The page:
1968

The Rev. Martin Luther King Jr. was as­sas­si­nated on April 4, 1968, four days be­fore the Os­cars were to take place. Four black per­form­ers sched­uled to have a role in the cer­e­mony — Sid­ney Poitier, Di­a­hann Car­roll, Sammy Davis, Jr. and Louis Arm­strong — can­celed. But when the academy agreed to move the event back two days, they showed up.

Gre­gory Peck, the academy pres­i­dent at the time, de­liv­ered a ded­i­ca­tion to King at the beginning of the cer­e­mony.

“So­ci­ety has al­ways been re­flected in its art, and one mea­sure of Dr. King’s in­flu­ence on the so­ci­ety we live in is that of the five films nom­i­nated for best pic­ture of the year, two dealt with the sub­ject of un­der­stand­ing be­tween the races,” Peck said, re­fer­ring to “In the Heat of the Night” and “Guess Who’s Com­ing to Din­ner.” “It was his work and his ded­i­ca­tion that brought about the in­creas­ing aware­ness of all men that we must unite in com­pas­sion in or­der to sur­vive.”

Then host Bob Hope came out and made a few awk­ward jokes about what a has­sle the de­lay had been.

1972

By the early 1970s, many Amer­i­cans were be­com­ing in­creas­ingly fed up with the war in Viet­nam, no­tably Os­car nom­i­nee Jane Fonda. The big ques­tion was, if she won for “Klute,” would she use her ac­cep­tance speech as a plat­form for pol­i­tics?

Well, she won. And her big mes­sage? “There’s a great deal to say, and I’m not go­ing to say it tonight.”

At the time, po­lit­i­cal speeches were un­heard of — that is, un­til the fol­low­ing year, when Mar­lon Brando won for “The God­fa­ther,” but sent Na­tive Amer­i­can Sacheen Lit­tle­feather in his place to send a mes­sage about the mis­treat­ment of her peo­ple.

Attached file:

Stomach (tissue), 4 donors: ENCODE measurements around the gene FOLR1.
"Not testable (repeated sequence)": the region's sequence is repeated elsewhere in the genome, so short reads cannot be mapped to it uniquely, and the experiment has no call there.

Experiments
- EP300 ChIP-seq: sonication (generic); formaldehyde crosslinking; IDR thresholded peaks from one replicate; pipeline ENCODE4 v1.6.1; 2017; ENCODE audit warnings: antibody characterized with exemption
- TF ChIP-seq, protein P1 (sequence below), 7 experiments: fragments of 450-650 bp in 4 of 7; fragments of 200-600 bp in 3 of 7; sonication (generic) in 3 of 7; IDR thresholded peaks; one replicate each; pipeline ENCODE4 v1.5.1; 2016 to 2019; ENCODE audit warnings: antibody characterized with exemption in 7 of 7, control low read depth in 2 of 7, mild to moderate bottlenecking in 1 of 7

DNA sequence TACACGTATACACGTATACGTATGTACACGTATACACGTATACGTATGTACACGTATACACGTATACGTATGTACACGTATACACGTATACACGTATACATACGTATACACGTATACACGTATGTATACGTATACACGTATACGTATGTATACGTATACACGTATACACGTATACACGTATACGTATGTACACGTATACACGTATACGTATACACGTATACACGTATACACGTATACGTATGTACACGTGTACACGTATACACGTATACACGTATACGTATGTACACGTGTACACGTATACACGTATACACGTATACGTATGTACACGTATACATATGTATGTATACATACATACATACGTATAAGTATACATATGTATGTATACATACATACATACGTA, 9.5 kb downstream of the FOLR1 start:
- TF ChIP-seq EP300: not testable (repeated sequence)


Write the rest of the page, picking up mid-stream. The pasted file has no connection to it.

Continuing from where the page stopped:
2002

The first Os­car cer­e­mony af­ter 9/11 could have been can­celed. Af­ter all, the Em­mys, sched­uled for Sept. 16, 2001, had to be de­layed twice, and when the cer­e­mony fi­nally hap­pened, it was a drag. But academy Pres­i­dent Frank Pier­son in­sisted that the pa­tri­otic move would be to go for­ward with the event.

“The world will see an Amer­i­can tra­di­tion con­tinue, and will take no­tice,” he wrote in Va­ri­ety. “If we give in to fear, if we aren’t able to do these sim­ple and or­di­nary things, the ter­ror­ists have won the war.”

A few changes had to be made for se­cu­rity pur­poses, but the big­gest sur­prise was the ap­pear­ance of Woody Allen, who had never be­fore at­tended a cer­e­mony de­spite many nom­i­na­tions and a cou­ple of wins. He came to pay trib­ute to his home city by in­tro­duc­ing a mon­tage of movie clips that fea­tured the Big Ap­ple.

“For New York City, I’d do any­thing,” he told the view­ers. “So I got my tux on and came down here.”

2003

Up to the last minute, the fate of the Os­cars was in ques­tion. The cer­e­mony took place the same week that Ge­orge W. Bush de­clared war on Iraq. But, as al­ways, the show went on. It did so without a red car­pet, how­ever, and also without Will Smith, who was one of the celebri­ties who backed out, ei­ther for se­cu­rity or sen­si­tiv­ity rea­sons.

Michael Moore, who won the prize for best doc­u­men­tary for “Bowl­ing for Columbine,” couldn’t re­sist the chance to get po­lit­i­cal.

“We live in a time with fic­ti­tious elec­tion results that elect fic­ti­tious pres­i­dents,” he said as an au­di­ence di­vided booed and clapped. “We live in a time when we have a man send­ing us to war for fic­ti­tious rea­sons. Whether it’s the fic­tion of duct tape or fic­tion of or­ange alerts, we are against this war, Mr. Bush. Shame on you, Mr. Bush, shame on you.”

Con­sid­er­ing he pre­dicted Don­ald Trump’s win, it wasn’t the last time he was pre­scient.

COURTESY OF AMPAS

CLOCK­WISE FROM TOP LEFT: Julie An­drews, Sid­ney Poitier and Estelle Par­sons at the 40th Academy Awards in 1968; Sasheen Lit­tle­feather ap­pear­ing in 1973 on be­half of Mar­lon Brando, who declined to ac­cept his Os­car; Jane Fonda, ac­cept­ing her Os­car for “Klute” in 1972, told the au­di­ence, “There’s a great deal to say, and I’m not go­ing to say it tonight”; a much less ret­i­cent Michael Moore, ac­cept­ing an Os­car in 2003 for “Bowl­ing for Columbine,” crit­i­cized Ge­orge W. Bush and the Iraq War.

COURTESY OF AMPAS

COURTESY OF AMPAS